Surprisingly, "Crocodile Dundee II" is the poorer of the two transfers. Usually the 1st film in a series is the one that shoes the worse for wear due to being older and less taken care of, but the sequel looks distinctly worse. Like the first one, it has it's own disc and I don't see any problems with digital artifacting, but the picture itself looks rather poor. The blacks are a mixed back, with some scenes being nice and inky, while others looking washed out and grey. Colors are ok, decently saturated, but somewhat faded in certain scenes. The real issue is the mixture of grain and digital noise. the grain is overly jagged and really really rough, most of the time. This tends to make the picture look really soft and devoid of detail. Unfortunately I'd have to say that it doesn't look that much better than the DVD itself. There is some print damage and it's just plain clear that the source was NOT in good shape when they took this print.
Crocodile Dundee :3stars:
The 2.0 DTS-HD MA track for the first film isn't a show stopper, but it's more than capable of getting the job done. The audio is clear as a bell and dialogue can be heard quite well (as long as you can get used to the thick accents). Sound separation is decent and the ambient noises come through the mains quite nicely. The crackling of the fire, or the snap of a branch underfoot is instantly audible and well placed ambiently. There's some midbass to a few of the scenes, especially during the crocodile attack, but nothing to blow your socks off. In reality it's a 2.0 track that does the job, it would have been nice to have a 5.1 track for a film that's got so much going on around it, but that wasn't the way it was recorded so we have to live with what we've got.
Crocodile Dundee II :4stars:
The highlight of the 2nd film happens to be it's 5.1 DTS-HD MA track. Compared to the first movie's track it's a sizable difference. Channel separation is much better, and the vocals are a teensy bit better with a dedicated center channel. The surrounds aren't enormously enveloping, but it's nice to hear the chirping of birds or buzzing of crickets in the background. The score is really where the surrounds get their main boost from, filling in the sound stage and giving it a more lively feel. LFE gets a significant boost as well, and while it's not some Transformers type track the gunshots carry a decent wallop and the score's low end throbs pretty nicely. I'm impressed, after hearing the mediocre 2.0 track from the first movie, I was prepared for more of the same, just mixed into a fake 5.1 track, but this one was actually surprisingly good.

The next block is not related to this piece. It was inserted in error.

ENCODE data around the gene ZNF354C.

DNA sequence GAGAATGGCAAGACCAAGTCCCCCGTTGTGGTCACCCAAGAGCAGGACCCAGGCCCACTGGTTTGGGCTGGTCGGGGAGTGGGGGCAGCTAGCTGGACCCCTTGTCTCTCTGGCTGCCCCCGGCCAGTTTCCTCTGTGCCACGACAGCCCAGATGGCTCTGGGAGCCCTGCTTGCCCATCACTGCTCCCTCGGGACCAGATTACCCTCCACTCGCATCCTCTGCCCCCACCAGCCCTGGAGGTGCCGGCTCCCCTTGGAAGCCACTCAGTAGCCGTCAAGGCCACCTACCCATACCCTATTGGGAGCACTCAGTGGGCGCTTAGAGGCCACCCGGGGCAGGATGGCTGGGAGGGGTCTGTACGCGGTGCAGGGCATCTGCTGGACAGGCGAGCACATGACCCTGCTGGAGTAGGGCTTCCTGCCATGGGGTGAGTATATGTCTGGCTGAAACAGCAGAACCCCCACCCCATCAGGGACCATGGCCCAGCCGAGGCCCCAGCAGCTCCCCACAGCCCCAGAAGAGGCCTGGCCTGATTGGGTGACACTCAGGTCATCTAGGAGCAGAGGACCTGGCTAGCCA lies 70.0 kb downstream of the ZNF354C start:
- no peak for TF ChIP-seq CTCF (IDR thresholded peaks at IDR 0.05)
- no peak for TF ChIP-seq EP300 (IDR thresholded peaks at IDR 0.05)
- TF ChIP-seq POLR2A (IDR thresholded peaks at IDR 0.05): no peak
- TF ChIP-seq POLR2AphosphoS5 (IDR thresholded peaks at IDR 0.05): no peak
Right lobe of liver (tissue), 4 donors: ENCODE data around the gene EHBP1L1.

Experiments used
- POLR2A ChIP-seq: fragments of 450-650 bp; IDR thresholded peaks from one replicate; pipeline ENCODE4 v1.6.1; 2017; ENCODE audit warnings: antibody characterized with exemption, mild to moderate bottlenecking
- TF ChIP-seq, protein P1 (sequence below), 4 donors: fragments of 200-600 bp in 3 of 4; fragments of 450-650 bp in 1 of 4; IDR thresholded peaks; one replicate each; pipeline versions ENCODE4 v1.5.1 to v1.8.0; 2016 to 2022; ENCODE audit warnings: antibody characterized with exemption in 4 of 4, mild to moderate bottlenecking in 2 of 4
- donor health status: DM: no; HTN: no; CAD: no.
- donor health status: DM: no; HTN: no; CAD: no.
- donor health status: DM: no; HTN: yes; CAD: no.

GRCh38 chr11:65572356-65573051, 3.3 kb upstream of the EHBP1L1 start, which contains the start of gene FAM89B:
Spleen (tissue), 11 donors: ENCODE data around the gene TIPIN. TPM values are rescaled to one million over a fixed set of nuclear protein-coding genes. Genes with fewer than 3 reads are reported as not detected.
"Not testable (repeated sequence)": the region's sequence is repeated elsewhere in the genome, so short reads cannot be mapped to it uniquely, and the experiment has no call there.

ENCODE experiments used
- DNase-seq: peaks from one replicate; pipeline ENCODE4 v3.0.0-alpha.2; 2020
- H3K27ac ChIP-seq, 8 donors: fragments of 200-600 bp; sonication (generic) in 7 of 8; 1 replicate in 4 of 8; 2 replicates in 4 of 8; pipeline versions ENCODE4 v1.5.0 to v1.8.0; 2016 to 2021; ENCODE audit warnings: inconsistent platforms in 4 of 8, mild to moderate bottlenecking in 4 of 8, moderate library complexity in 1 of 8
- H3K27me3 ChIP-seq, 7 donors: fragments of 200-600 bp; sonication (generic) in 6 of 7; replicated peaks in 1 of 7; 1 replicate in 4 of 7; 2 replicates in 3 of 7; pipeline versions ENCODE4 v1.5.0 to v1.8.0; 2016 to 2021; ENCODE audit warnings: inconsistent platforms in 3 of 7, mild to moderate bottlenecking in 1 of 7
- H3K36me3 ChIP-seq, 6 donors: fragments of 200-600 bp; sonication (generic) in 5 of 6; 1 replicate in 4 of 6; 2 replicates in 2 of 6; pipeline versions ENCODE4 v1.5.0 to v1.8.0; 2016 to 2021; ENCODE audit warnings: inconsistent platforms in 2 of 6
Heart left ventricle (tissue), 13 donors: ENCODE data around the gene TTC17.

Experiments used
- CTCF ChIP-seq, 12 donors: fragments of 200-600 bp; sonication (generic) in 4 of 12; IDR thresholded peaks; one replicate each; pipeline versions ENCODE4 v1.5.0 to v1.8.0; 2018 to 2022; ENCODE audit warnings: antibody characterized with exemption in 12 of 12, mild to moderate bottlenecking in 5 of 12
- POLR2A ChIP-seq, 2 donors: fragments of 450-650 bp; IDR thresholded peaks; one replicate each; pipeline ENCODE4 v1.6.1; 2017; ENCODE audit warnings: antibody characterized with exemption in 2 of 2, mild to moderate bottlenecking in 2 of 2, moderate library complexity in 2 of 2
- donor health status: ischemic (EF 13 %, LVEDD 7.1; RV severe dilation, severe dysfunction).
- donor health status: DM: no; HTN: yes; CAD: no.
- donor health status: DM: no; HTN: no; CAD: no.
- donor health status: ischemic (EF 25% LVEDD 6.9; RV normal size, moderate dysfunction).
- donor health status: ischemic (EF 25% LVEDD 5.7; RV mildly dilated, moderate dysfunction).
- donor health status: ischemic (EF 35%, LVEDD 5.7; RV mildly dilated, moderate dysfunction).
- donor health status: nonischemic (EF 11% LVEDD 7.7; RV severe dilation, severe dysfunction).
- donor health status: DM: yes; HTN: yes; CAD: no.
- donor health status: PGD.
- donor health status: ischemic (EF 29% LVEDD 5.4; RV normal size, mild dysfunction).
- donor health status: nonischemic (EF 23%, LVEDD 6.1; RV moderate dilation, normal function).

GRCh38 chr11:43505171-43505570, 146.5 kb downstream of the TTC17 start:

• Theatrical Trailers
• Behind the Scenes Featurette
The "Crocodile Dundee" series has it's charms. Hogan is witty, charming, and a gentleman to boot. The only thing is that they come across as overly cheesy and more of an exploitation of the Australian culture more than time honored classics. I still enjoyed taking them out for a nostalgic spin, but they're nothing I'm going to revisit any time soon. Had they done any more work on the restoration I might have given it a bit more of a thumbs up, but with the mediocre to poor video and audio it really is worth it only for the true fan. If you're a fan, it IS an improvement over the DVDs, although not a wild one with the second film. Best I can give is to see if you can rent it, or find it on the cheap some day.
Starring: Paul Hogan, Linda Kozlowskin, John Meillon
Directed by: Peter Faiman : John Cornell
Written by: John Cornell, Paul Hogan : Paul Hogan
Aspect Ratio: 2.35:1 AVC / 2.35:1 AVC
Audio: ENGLISH: DTS-HD MA 2.0, French, Spanish, Portuguese DD Mono/ English: DTS-HD MA 5.1, French DD 2.0, Spanish, Portuguese DD Mono
Rated: PG-13 / PG
Runtime: 97 minutes : 111 minutes
Blu-Ray Release Date: May 13th, 2014